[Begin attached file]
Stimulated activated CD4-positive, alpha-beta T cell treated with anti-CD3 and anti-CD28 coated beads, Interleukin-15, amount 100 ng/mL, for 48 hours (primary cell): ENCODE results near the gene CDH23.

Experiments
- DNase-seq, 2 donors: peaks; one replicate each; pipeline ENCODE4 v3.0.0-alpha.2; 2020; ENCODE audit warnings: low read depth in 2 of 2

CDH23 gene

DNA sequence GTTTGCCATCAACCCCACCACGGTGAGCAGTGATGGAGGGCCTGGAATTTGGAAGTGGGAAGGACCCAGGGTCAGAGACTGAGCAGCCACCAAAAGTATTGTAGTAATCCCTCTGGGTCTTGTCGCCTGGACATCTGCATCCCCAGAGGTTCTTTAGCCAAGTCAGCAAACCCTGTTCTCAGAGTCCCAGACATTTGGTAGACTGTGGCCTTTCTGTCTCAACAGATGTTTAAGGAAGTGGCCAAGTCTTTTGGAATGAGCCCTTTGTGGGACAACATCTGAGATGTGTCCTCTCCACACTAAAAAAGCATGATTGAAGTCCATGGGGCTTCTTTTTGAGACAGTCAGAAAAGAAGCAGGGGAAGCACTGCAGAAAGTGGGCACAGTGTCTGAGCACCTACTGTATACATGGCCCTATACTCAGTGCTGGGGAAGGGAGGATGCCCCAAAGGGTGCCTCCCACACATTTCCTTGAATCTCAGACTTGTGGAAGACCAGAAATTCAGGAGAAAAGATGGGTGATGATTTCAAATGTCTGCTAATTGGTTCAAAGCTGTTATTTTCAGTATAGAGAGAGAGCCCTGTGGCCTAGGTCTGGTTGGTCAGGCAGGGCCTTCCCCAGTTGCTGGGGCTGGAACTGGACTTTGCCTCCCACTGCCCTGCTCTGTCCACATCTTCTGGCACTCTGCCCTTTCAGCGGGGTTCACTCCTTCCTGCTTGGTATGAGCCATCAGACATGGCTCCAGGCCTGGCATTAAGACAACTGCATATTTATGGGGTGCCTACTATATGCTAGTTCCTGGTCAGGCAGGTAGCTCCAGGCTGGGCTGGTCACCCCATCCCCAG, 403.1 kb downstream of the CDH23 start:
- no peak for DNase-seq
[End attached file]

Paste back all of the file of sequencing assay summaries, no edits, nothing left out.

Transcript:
Stimulated activated CD4-positive, alpha-beta T cell treated with anti-CD3 and anti-CD28 coated beads, Interleukin-15, amount 100 ng/mL, for 48 hours (primary cell): ENCODE results near the gene CDH23.

Experiments
- DNase-seq, 2 donors: peaks; one replicate each; pipeline ENCODE4 v3.0.0-alpha.2; 2020; ENCODE audit warnings: low read depth in 2 of 2

CDH23 gene

DNA sequence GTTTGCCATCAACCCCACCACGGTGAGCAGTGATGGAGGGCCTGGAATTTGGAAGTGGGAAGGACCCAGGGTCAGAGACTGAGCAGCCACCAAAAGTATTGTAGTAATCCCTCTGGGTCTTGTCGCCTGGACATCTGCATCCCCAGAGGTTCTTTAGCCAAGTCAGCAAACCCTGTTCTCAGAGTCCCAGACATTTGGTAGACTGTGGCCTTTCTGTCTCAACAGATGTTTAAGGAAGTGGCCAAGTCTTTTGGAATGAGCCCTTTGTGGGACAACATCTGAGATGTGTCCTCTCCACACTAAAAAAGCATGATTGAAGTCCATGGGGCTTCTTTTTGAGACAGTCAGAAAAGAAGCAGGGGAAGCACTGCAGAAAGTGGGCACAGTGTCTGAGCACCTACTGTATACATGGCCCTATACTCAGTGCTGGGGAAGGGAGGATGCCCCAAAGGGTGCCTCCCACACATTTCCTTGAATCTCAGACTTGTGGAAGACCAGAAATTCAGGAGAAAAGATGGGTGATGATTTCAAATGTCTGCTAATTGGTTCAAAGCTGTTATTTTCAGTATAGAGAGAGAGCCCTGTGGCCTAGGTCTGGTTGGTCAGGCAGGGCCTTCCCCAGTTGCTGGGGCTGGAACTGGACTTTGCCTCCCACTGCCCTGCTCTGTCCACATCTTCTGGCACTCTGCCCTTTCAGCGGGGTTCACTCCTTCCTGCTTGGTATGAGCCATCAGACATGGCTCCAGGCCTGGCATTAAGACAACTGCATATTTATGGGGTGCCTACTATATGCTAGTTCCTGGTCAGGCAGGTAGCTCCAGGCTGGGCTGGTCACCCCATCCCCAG, 403.1 kb downstream of the CDH23 start:
- no peak for DNase-seq